We Are Undivided
We stand undivided “It is not light that we need, but fire; it is not the gentle shower, but thunder. We need the storm, the whirlwind, and the earthquake,” were the words Frederick Douglass used to describe how traumatic events affecting groups of people can stir them to action. In his song “Undivided” written in the aftermath of the horrific events of September 11, 2001, Jon Bon Jovi also showed his understanding for the power of large global events to bond people together through palpable expressions of great emotion.
Both Frederick Douglass and Jon Bon Jovi demonstrated their belief that nothing is more powerful than the determination to act by people who are united in a cause. Back in the nineteenth century, singing helped slaves bond with one another. The slaves were subjected to many harsh cruelties. They were beaten by their masters, had no rights, and were hectored. Working in the fields was excruciatingly difficult and singing was one of the few activities they were allowed to do that helped them release their emotions. In other words, when a slave sang, other slaves could join in and they could connect with each other during work hours.
Since slaves had to look as though they were working and not jargoning, songs were the perfect way to express how they were feeling to other slaves, almost like a completely new language. Odious slave owners thought that the singing helped a slave work harder so, they often didn’t do anything about it. Similarly, the song “Undivided” by Bon Jovi, is imbued with the power of human bonding: “Where we once were divided, now we stand united We stand as one… undivided.
” After 9/11, the United States bound together to help pull eachother out of the dread that everyone had been feeling for the fellow citizens who had been killed during the attacks. Singing also allowed slaves to express their feelings of sadness and loneliness. When slaves sang they felt closer to their God. Singing lifted their spirits and gave them courage, taking a little pain away from the predicament they were in. The slaves fueled themselves on the hope found in their songs.
Bon Jovi captures the same notion in “Undivided,” I found spirit, they couldn’t ruin it I found courage in the smoke and dust I found faith in the songs you silenced Deep down it’s ringing out in each of us Singing also gave the slaves a way to connect with each other when words couldn’t be spoken. When working, slaves could not speak because slave owners thought talking slowed their work. Singing was a way to get around that; slave owners thought that the rhythm of songs actually helped the slaves work harder. When singing, slaves were able to get to know each other without using words, almost like having a conversation that allowed them to draw strength from each other. Following the plane crashes into the World Trade Center, the Pentagon, and the field in Pennsylvania on September 11, 2001, strangers joined hands and also drew strength from one another.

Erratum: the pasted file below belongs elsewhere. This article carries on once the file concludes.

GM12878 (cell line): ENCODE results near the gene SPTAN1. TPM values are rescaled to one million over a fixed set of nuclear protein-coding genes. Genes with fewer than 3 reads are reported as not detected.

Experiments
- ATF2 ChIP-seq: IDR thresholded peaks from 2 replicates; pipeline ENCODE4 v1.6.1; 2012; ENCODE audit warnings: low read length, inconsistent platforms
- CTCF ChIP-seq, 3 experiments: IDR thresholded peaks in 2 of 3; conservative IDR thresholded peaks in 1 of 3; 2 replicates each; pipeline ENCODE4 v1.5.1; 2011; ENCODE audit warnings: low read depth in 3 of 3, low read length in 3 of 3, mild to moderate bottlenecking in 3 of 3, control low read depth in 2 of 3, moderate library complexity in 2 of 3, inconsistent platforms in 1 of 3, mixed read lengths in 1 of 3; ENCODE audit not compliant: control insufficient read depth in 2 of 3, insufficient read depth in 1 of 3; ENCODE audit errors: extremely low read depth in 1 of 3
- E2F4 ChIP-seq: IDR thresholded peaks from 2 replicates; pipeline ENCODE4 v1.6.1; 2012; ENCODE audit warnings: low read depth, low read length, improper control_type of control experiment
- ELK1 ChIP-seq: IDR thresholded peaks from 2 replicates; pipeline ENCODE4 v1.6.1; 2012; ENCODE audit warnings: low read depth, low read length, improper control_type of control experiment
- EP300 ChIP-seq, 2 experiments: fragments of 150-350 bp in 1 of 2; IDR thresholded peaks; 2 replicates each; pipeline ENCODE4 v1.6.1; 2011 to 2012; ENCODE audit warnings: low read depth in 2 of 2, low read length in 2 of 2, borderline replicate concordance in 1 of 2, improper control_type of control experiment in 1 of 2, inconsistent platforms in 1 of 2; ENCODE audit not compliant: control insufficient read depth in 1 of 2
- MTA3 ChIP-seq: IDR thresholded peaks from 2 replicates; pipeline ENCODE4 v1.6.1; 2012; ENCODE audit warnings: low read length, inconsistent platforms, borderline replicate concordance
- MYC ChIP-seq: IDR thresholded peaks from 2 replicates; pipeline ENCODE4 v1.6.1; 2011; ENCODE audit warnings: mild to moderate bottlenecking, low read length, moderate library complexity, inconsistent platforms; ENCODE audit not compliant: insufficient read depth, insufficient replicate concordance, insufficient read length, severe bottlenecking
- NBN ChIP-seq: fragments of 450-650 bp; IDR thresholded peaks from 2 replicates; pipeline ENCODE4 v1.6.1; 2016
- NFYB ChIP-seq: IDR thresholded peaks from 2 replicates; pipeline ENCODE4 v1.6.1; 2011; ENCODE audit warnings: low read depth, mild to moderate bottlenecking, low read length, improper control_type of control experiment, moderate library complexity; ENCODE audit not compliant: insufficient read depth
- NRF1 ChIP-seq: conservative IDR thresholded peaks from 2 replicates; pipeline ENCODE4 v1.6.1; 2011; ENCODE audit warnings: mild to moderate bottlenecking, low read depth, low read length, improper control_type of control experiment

Bon Jovi’s lyrics reverberate with the powers of the human bond: “A million tears make an ocean of… One for love; one for truth one for me, one for you.” Traumatic events can bring people together to form an immutable and invincible force. In Frederick Douglass’ time, the harshness and cruelty experienced by slaves bonded them together to form one all-powerful group that was strong enough to eventually abolish slavery. In his Narrative of the Life of Frederick Douglass, Douglass expressed the connection he felt with his fellow slaves: “…I never loved any or confided in any people more than my fellow slaves…We were one; and as much so by our tempers and dispositions as by the mutual hardships to which we were necessarily subjected by our conditions as slaves.” (page 92). Bon Jovi manifests this same spirit in his song “Undivided” following the horrific events of September 11, 2001 knowing that songs have the power to bond and help people to connect with one another.
Clearly, when people are bonded in pursuit of a single cause, there is enormous strength that can overcome just about any obstacle.